Because that isn't the typical experience. For a start, the guy gets into driver parameters, testing kernels, and compiling from git. None of that is typical at all, hence why the Ubuntu etc. installation instructions say nothing about that. All a newbie user would know would be that some of his hardware isn't picked up in one particular distro. Maybe some older kernels work - who knows, did they test? What about the kernels in a STABLE version of a Linux distro that's aimed at first-time users? Did that work? I'm guessing you have no answer because you haven't tried.
(And, most importantly here, if that person was you, DID YOU REPORT THE BUGS? No? Thanks a lot for smearing bad news across the Internet without even giving people a chance to fix it).
However, it's like comparing my latest foray into IBM BladeCenter servers. On boot from a standard Windows 2012R2 install disk, they crash. That's it. BSOD and end of game. With a 10-minute BIOS boot, it doesn't matter how long you try, it still just crashes before it gets into Windows.
You have to create the support DVD from IBM-supplied drivers yourself. They don't supply one. This involves several HOURS of downloading, lots of disk space and knowing exactly what components you have in your blade server. Down to the difference between an HS23 (1506) blade and an HS23 (8883) blade, for example.
Then you have to burn that to a DVD (because it's too large for CD). Boot EVERY blade from that one by one, which runs off and updates 20-30 items of firmware on the blades and server and RAID card and AMM, and network card and all kinds of other internal hardware. It can take a day for a fully occupied BladeCenter. Then it lets you chain-boot into a Server 2012R2 install CD that you've got to slipstream the latest patches into.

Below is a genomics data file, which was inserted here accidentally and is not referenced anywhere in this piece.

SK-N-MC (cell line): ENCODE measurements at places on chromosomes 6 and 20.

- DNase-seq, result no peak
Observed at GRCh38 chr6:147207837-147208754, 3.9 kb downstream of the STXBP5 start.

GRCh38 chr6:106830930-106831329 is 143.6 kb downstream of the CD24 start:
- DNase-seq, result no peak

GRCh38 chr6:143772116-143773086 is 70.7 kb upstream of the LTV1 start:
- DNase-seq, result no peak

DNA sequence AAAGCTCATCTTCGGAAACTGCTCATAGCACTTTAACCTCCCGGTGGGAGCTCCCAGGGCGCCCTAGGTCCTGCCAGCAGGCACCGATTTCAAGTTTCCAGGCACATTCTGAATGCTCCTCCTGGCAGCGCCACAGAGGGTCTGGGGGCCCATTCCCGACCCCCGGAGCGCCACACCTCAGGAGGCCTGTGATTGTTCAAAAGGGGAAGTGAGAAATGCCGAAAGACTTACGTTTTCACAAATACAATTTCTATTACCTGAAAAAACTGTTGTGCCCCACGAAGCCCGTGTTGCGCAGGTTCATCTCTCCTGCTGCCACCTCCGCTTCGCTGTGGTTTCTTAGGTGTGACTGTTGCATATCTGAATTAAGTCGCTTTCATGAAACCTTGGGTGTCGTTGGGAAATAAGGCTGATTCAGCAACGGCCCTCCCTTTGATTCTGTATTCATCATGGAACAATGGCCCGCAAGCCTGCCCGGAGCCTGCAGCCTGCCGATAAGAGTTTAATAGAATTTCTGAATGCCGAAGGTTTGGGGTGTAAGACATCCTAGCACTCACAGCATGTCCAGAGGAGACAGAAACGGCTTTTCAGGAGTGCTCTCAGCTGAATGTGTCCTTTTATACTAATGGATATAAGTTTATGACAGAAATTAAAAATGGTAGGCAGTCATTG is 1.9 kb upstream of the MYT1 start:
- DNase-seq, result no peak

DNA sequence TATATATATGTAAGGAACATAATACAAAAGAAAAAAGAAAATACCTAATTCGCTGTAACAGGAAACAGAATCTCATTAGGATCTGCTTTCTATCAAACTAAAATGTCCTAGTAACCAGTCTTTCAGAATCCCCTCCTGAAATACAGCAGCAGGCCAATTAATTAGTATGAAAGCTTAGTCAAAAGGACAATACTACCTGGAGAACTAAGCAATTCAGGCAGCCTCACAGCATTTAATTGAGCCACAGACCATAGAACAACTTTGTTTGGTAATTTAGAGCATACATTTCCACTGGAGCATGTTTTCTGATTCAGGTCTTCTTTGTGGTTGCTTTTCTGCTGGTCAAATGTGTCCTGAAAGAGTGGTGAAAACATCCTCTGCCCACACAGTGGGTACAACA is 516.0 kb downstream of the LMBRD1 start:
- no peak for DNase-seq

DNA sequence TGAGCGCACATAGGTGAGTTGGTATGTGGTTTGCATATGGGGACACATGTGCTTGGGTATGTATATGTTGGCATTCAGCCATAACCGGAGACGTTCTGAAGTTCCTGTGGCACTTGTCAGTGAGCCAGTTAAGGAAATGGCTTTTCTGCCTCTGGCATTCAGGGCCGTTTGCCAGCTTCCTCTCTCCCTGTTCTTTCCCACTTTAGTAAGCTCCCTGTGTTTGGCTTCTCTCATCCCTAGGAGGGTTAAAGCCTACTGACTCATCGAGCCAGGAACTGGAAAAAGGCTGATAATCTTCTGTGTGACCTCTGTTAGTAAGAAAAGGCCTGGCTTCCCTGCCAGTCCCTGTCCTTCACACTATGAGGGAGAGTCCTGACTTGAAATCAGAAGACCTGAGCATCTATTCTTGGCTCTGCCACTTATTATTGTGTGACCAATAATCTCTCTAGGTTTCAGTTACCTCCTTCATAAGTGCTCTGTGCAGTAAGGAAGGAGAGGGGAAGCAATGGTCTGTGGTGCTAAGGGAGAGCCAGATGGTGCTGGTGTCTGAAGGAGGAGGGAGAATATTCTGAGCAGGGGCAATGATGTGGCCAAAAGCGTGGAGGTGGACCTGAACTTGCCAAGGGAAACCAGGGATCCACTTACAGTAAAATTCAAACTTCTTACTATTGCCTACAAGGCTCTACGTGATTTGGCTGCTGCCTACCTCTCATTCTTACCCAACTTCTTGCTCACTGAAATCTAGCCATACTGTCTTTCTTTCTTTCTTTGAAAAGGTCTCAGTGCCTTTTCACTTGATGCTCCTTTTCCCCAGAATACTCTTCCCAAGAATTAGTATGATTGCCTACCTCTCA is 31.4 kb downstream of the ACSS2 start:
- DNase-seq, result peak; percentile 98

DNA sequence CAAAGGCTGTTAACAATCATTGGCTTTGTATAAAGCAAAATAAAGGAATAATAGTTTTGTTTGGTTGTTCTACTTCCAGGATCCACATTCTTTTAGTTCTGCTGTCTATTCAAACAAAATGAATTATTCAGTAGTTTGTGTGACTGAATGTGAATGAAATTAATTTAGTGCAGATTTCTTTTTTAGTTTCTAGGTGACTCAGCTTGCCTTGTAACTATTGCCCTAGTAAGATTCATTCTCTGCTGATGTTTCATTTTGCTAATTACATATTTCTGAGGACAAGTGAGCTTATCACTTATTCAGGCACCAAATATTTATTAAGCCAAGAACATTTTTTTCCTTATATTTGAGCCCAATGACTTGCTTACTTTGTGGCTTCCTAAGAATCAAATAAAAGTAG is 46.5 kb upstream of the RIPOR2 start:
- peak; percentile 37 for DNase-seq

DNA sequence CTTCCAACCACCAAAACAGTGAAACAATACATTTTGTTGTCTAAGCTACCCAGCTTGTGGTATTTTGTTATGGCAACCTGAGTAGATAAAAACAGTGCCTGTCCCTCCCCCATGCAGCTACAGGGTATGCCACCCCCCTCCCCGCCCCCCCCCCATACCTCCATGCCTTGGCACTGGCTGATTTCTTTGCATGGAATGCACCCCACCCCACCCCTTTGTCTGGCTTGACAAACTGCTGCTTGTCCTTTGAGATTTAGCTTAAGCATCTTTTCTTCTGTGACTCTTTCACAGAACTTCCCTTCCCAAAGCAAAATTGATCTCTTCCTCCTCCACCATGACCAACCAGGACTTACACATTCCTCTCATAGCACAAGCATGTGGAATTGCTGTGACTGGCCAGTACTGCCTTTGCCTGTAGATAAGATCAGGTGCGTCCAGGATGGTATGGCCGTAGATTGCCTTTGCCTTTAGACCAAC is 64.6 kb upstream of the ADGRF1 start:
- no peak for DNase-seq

Then AND ONLY THEN does it allow you to boot up into plain Windows without BSOD on bootup, so you can get on with actually installing the proper Windows drivers instead of the Microsoft-supplied ones, configuring the damn thing in terms of network, storage,etc.
Sounds like a horror story? It is. But it's got nothing to do with the Windows CD that Microsoft supply, in the same way that latest-laptop-model-with-Windows-support-only-not-yet-supported-on-Linux has nothing to do with some inherent flaw in Linux.
Typical experience with Linux is more generally "Okay. That seems to have worked. What do I do now?" (which is pretty much Linux use in a nutshell) while sitting at an unaccelerated login screen. I know, I've deployed Linux in schools, and we do it as part of some courses, and I've shown lots of people how to use it.
P.S. If I grab the latest laptop off the production line and slap plain Windows on it, likely I will have similar problems. How do I know? I do it all day long. Best ones are when the wireless or network just won't work, so it can't get to Windows Update to get the rest of the drivers for the machine. And sometimes even the Windows Update drivers just crash the thing or don't work at all. The newer the laptop, the bigger the problem you get.
Would you like me to describe the problem with a brand-new B5400 Lenovo laptop I had that consisted of ONLY joining open wireless networks and not encrypted ones, where only the left half of the touchpad worked properly, the network card didn't work, and the graphics were stuck in 1998 in terms of screen resolutions? Windows is JUST as bad in similar circumstances.